Agee Software, Inc.

Plan Your Network

  1. Many of my customers have five or six employees and outsource their mail and web services. They have Microsoft Access databases that do mission critical tasks like customer contact, schedule, inventory, invoice, accounting and document management. They often get by using a shared folder on a workstation. If you have a large amount of data, store it on an external USB drive. You can then back it up with XCOPY instead of having to use backup programs that handle locked and system files. The external drive is also easier to grab if you have to leave in a hurry and you will be able to connect it to a laptop to continue operations more easily. If you need the performance of an internal hard drive, create a partition for data or add a non-system drive.

    To set up a shared folder, you need to know five things from the Server.
    • Computer name of the server. Window key R, Cmd to open a Cmd prompt. WHOAMI or ECHO %ComputerName%
    • Share name. Open the Cmd prompt. NET SHARE
    • UserID to use when mapping drive. Open the Cmd prompt. WHOAMI or ECHO %UserName%
    • Password for the UserID. If you don't know the password, you can set it. Right-click on the desktop, New, Shortcut. Cmd, Next, Finish. Right-click the Cmd prompt, Run As Administrator. If your UserID was owner and you want the password to be Secrit,
      NET USER owner Secrit
    • Choose a drive letter that is not in use to map the drive. To see what drives are mapped at the Cmd prompt: NET USE
  2. If the shared folder is on the PC of the person who uses it the most, it will perform better for that person because there is no network delay. Simply put the database in a folder called something like DB, right-click on the folder, select Properties, Sharing, click Advanced Sharing and check Share this folder. Click Permissions and add Users in the Select Users or Groups box. Note the name of the sharing PC (we will refer to it as the 'Server' even though it is not). Click OK. Click Users in the Group or user names box and check Allow by Full Permissions in the Permissions for Users. Click Apply. Click Everyone in the Group or user names box and click Remove. Click OK to close the Share Permissions box, OK to close the Advanced Sharing box and Close on the Properties window.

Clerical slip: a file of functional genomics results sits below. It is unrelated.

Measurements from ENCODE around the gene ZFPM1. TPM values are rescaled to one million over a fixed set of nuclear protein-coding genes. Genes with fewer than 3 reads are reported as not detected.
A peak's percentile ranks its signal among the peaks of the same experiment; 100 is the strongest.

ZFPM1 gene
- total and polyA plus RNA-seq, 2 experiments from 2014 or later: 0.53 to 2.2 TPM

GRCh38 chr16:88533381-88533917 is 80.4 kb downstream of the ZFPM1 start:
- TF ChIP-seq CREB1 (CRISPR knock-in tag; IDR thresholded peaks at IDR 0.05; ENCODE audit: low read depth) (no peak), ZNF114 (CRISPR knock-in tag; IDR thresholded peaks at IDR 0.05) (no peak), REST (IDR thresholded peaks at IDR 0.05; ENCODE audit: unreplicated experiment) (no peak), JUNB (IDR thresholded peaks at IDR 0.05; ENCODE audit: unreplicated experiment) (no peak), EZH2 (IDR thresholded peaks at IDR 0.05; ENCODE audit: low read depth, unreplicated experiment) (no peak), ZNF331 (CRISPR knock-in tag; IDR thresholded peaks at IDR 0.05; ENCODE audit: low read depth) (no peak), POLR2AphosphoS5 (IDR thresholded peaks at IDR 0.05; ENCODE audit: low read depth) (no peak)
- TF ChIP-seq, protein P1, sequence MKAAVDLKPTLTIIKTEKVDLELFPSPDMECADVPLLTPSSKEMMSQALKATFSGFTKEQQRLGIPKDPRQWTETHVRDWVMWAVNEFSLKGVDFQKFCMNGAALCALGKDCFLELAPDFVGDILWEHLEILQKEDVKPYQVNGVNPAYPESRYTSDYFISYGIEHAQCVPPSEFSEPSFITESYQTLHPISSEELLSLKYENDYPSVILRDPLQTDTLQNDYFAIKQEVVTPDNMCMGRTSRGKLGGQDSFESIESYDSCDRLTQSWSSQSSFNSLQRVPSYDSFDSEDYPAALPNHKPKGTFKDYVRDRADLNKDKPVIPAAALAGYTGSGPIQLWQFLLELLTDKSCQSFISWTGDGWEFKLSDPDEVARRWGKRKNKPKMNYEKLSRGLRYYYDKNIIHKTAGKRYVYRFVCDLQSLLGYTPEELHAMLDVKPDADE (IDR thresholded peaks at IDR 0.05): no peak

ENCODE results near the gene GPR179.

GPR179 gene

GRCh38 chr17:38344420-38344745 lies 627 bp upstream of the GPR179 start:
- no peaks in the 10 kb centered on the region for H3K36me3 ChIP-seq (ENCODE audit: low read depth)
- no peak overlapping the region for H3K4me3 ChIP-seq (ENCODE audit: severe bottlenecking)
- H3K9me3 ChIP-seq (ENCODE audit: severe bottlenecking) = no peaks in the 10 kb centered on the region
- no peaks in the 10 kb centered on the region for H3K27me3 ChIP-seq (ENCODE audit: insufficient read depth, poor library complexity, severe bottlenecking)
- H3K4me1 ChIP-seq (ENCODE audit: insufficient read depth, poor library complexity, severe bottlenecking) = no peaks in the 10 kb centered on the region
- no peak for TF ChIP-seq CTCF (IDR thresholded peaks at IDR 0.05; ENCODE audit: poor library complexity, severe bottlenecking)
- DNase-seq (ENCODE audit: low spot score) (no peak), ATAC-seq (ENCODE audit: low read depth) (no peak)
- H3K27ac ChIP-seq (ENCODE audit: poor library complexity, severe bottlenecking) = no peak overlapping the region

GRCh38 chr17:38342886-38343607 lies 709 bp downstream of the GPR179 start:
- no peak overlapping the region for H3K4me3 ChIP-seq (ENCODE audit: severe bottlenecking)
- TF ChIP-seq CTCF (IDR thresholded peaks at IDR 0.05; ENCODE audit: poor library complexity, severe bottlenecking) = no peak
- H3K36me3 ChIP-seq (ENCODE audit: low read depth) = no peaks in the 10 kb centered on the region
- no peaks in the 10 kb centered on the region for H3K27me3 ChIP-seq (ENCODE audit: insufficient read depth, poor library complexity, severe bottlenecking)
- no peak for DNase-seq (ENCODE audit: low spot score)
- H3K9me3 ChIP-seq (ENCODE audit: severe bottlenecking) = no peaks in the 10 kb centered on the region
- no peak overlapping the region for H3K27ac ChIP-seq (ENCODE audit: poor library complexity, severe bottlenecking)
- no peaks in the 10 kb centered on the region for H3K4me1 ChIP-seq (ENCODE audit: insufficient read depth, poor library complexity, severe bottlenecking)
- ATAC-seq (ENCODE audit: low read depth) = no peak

3. For added security, you may want to create a special database user who doesn't have permissions to any folder except the shared DB folder. If you do this, you can give the permissions above to that user instead of Users in the step above.
  4. Next map a drive letter. On the 'Server', right-click on Computer and select Map Network Drive. Select the drive letter. It should be the same letter for all users, so make sure it is available on the other PCs. Access databases are normally split into two parts, the 'front end' database that contains forms, reports, queries and code, and the 'back end' that contains the shared tables. The Access developer must specify the location of the shared tables in the links of the front end. Using this drive letter is the quickest way to do this. In this example, we will assume we are using drive Z:. In the folder combo, enter \\Server\db where Server is the name of the server you noted above (your PC will probably be named something else). DB is the name of the share you created above. Check Reconnect at logon and Connect using different credentials. Enter the userid and password for the server and check Connect at Logon.
  5. Complete step 4 for each of the other PCs that will use the database. Drive Z:, Folder: \\Server\db, check both boxes, use the server user's userid and password and check Connect at logon. Test each user's connection to the database. If they get an error, verify they can see the shared files and use Notepad to create a small file to verify they have write access to the shared folder. Verify each connected PC has a shortcut to the database on the desktop and test to make sure the user can log in.

Back Up Your Network

  1. Daily backup of a critical file. This helps protect you from errors entered into your database.